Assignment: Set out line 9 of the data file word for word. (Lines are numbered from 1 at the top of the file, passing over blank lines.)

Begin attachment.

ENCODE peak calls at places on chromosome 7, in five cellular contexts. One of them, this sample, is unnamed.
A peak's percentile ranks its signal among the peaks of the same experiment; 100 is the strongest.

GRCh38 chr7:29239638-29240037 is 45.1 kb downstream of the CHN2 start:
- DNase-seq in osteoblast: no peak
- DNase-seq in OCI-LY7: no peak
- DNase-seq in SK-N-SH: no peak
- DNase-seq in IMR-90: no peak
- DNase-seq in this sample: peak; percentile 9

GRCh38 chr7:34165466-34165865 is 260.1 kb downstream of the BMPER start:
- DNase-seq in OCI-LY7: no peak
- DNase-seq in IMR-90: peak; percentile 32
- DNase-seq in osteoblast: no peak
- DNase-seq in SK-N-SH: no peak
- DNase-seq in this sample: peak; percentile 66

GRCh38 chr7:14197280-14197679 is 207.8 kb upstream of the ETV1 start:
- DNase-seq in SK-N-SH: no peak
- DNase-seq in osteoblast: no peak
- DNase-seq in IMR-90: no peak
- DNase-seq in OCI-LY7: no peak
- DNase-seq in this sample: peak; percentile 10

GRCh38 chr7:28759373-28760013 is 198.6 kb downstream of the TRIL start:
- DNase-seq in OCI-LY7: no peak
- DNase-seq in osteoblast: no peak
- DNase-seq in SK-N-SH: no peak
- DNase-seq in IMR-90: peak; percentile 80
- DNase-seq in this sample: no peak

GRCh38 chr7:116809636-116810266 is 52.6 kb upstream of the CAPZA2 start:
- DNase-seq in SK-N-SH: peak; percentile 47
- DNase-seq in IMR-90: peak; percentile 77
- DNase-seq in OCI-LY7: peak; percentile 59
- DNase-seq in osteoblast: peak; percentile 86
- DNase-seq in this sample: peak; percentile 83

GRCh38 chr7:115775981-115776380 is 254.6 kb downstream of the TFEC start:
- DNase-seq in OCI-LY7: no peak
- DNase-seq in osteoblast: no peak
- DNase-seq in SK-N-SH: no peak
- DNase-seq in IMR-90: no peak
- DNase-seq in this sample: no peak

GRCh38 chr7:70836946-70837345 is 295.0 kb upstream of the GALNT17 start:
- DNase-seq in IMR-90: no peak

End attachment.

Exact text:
GRCh38 chr7:34165466-34165865 is 260.1 kb downstream of the BMPER start: